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Darling confirms rise in VAT

Published:  09 December, 2009

Chancellor Alistair Darling has confirmed that value added tax will return to 17.5% in January, but claims there will be no further direct rise on alcoholic drinks duty tax.

Disappointment reverberated throughout the industry after it had urged the government to cut duty on wine and spirits when VAT is restored to its standard 17.5%.

The temporary reduction of VAT to 15% in November 2008, was accompanied by an increase in excise duty of 8% for wine and 4% for spirits, which the Wine and Spirits Trade Association claimed made the VAT change broadly cost-neutral for alcohol.

Chief executive of the WSTA, Jeremy Beadles said: "Today's confirmation that these tax increases will remain in place is disappointing for the trade and the millions of British consumers they serve, though sadly it is not surprising given the state of public finances."

"This means that since last year's Budget excise duty has gone up by around 20% for wine and 16% for spirits - excessive increases at a time when most families are feeling the pinch."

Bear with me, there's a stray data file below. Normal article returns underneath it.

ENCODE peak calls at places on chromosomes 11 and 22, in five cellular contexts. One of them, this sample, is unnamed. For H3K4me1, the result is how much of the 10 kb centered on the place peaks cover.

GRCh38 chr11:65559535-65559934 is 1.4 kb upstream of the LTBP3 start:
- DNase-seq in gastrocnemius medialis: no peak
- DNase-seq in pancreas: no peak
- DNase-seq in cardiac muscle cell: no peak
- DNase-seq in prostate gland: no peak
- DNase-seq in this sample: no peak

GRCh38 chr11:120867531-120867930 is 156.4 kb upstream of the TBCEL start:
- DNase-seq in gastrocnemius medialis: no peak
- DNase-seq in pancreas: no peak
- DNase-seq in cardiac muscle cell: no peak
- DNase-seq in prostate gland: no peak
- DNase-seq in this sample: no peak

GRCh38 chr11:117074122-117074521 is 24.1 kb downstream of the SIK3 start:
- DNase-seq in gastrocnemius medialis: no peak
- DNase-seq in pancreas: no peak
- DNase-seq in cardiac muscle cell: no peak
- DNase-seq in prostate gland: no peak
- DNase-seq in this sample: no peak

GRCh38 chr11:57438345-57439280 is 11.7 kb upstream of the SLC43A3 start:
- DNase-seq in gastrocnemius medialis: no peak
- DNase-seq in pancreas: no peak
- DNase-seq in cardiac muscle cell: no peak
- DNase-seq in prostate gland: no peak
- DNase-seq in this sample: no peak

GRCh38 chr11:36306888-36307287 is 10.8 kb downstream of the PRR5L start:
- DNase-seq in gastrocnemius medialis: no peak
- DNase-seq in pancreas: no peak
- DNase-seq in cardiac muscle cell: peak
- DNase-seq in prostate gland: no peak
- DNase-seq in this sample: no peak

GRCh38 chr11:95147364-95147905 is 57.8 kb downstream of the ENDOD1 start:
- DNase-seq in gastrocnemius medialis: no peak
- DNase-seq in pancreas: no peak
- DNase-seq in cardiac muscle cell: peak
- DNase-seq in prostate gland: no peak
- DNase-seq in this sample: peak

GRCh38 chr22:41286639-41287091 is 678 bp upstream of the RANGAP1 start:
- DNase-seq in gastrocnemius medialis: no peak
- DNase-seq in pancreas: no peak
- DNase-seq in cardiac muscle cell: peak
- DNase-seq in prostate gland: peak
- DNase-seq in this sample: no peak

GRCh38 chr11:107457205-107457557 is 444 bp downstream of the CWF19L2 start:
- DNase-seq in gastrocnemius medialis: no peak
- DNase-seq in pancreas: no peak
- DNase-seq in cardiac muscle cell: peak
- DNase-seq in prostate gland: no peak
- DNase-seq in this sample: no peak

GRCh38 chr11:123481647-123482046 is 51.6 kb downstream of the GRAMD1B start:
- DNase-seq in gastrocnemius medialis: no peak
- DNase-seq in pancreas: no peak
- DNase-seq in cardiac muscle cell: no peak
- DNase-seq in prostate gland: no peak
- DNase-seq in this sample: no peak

Gary Harley, head of indirect tax at KPMG, said: "While the return to a VAT rate of 17.5% as of 1st Jan 2010, is not unexpected, it will still be a disappointment for many in the retail sector who hoped for an extension.

"However, regardless of which party wins the upcoming election, a further VAT rise cannot be ruled out as a way of reducing the budget deficit - a rise of 2.5 percent rise in VAT could raise £13.5bn, 7% of the budget deficit.

"The average VAT rate across Europe is now just over 20% - the UK currently has the fourth lowest VAT rate in Europe. In the past few years Germany and the Netherlands have increased their rate to 19%. It wouldn't be surprising if the UK Government decided to bring the UK rate in to line with its European competitors. Spain is already doing this, raising their rate from 16 to 18% from the 1st July 2010."